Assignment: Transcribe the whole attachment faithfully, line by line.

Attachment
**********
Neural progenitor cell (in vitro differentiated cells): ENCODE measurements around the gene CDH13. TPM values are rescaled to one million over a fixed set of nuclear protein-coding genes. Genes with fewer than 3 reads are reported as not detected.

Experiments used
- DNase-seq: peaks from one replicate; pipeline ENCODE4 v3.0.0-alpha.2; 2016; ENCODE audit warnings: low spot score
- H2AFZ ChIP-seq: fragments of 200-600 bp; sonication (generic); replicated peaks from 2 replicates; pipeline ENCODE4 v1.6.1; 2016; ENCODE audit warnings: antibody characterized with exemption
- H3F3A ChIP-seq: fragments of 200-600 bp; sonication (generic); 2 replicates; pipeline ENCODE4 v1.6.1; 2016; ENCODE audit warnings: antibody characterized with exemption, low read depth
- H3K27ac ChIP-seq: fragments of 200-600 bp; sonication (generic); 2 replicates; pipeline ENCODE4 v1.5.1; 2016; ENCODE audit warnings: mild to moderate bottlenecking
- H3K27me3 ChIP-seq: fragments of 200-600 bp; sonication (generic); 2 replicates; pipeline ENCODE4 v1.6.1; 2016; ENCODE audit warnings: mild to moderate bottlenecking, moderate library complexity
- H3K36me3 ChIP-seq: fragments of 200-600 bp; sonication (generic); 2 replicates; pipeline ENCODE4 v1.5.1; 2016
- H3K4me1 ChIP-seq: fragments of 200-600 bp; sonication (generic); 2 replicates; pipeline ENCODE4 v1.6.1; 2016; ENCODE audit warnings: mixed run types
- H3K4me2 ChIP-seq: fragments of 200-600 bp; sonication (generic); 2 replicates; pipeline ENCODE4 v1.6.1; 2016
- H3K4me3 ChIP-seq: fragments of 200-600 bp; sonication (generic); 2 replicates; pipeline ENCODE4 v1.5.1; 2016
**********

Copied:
Neural progenitor cell (in vitro differentiated cells): ENCODE measurements around the gene CDH13. TPM values are rescaled to one million over a fixed set of nuclear protein-coding genes. Genes with fewer than 3 reads are reported as not detected.

Experiments used
- DNase-seq: peaks from one replicate; pipeline ENCODE4 v3.0.0-alpha.2; 2016; ENCODE audit warnings: low spot score
- H2AFZ ChIP-seq: fragments of 200-600 bp; sonication (generic); replicated peaks from 2 replicates; pipeline ENCODE4 v1.6.1; 2016; ENCODE audit warnings: antibody characterized with exemption
- H3F3A ChIP-seq: fragments of 200-600 bp; sonication (generic); 2 replicates; pipeline ENCODE4 v1.6.1; 2016; ENCODE audit warnings: antibody characterized with exemption, low read depth
- H3K27ac ChIP-seq: fragments of 200-600 bp; sonication (generic); 2 replicates; pipeline ENCODE4 v1.5.1; 2016; ENCODE audit warnings: mild to moderate bottlenecking
- H3K27me3 ChIP-seq: fragments of 200-600 bp; sonication (generic); 2 replicates; pipeline ENCODE4 v1.6.1; 2016; ENCODE audit warnings: mild to moderate bottlenecking, moderate library complexity
- H3K36me3 ChIP-seq: fragments of 200-600 bp; sonication (generic); 2 replicates; pipeline ENCODE4 v1.5.1; 2016
- H3K4me1 ChIP-seq: fragments of 200-600 bp; sonication (generic); 2 replicates; pipeline ENCODE4 v1.6.1; 2016; ENCODE audit warnings: mixed run types
- H3K4me2 ChIP-seq: fragments of 200-600 bp; sonication (generic); 2 replicates; pipeline ENCODE4 v1.6.1; 2016
- H3K4me3 ChIP-seq: fragments of 200-600 bp; sonication (generic); 2 replicates; pipeline ENCODE4 v1.5.1; 2016